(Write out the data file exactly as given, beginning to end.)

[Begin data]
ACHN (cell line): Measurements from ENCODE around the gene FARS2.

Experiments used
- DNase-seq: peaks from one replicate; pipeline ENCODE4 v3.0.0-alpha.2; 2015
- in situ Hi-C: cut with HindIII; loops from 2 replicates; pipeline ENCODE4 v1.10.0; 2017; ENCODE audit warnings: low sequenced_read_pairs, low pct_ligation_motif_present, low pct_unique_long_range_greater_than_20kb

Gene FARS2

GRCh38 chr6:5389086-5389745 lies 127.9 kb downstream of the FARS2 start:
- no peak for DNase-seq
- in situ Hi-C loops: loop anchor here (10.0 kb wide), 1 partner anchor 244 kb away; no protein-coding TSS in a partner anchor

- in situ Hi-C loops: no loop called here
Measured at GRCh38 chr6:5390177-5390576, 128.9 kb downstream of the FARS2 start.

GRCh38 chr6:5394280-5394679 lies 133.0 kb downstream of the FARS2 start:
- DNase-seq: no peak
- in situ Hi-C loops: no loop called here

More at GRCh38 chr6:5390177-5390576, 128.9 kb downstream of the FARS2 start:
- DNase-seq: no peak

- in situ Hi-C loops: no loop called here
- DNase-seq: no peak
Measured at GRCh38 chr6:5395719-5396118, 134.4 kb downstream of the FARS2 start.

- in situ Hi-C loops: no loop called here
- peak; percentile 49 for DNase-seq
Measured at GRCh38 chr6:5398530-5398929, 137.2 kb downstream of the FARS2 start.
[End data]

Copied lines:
ACHN (cell line): Measurements from ENCODE around the gene FARS2.

Experiments used
- DNase-seq: peaks from one replicate; pipeline ENCODE4 v3.0.0-alpha.2; 2015
- in situ Hi-C: cut with HindIII; loops from 2 replicates; pipeline ENCODE4 v1.10.0; 2017; ENCODE audit warnings: low sequenced_read_pairs, low pct_ligation_motif_present, low pct_unique_long_range_greater_than_20kb

Gene FARS2

GRCh38 chr6:5389086-5389745 lies 127.9 kb downstream of the FARS2 start:
- no peak for DNase-seq
- in situ Hi-C loops: loop anchor here (10.0 kb wide), 1 partner anchor 244 kb away; no protein-coding TSS in a partner anchor

- in situ Hi-C loops: no loop called here
Measured at GRCh38 chr6:5390177-5390576, 128.9 kb downstream of the FARS2 start.

GRCh38 chr6:5394280-5394679 lies 133.0 kb downstream of the FARS2 start:
- DNase-seq: no peak
- in situ Hi-C loops: no loop called here

More at GRCh38 chr6:5390177-5390576, 128.9 kb downstream of the FARS2 start:
- DNase-seq: no peak

- in situ Hi-C loops: no loop called here
- DNase-seq: no peak
Measured at GRCh38 chr6:5395719-5396118, 134.4 kb downstream of the FARS2 start.

- in situ Hi-C loops: no loop called here
- peak; percentile 49 for DNase-seq
Measured at GRCh38 chr6:5398530-5398929, 137.2 kb downstream of the FARS2 start.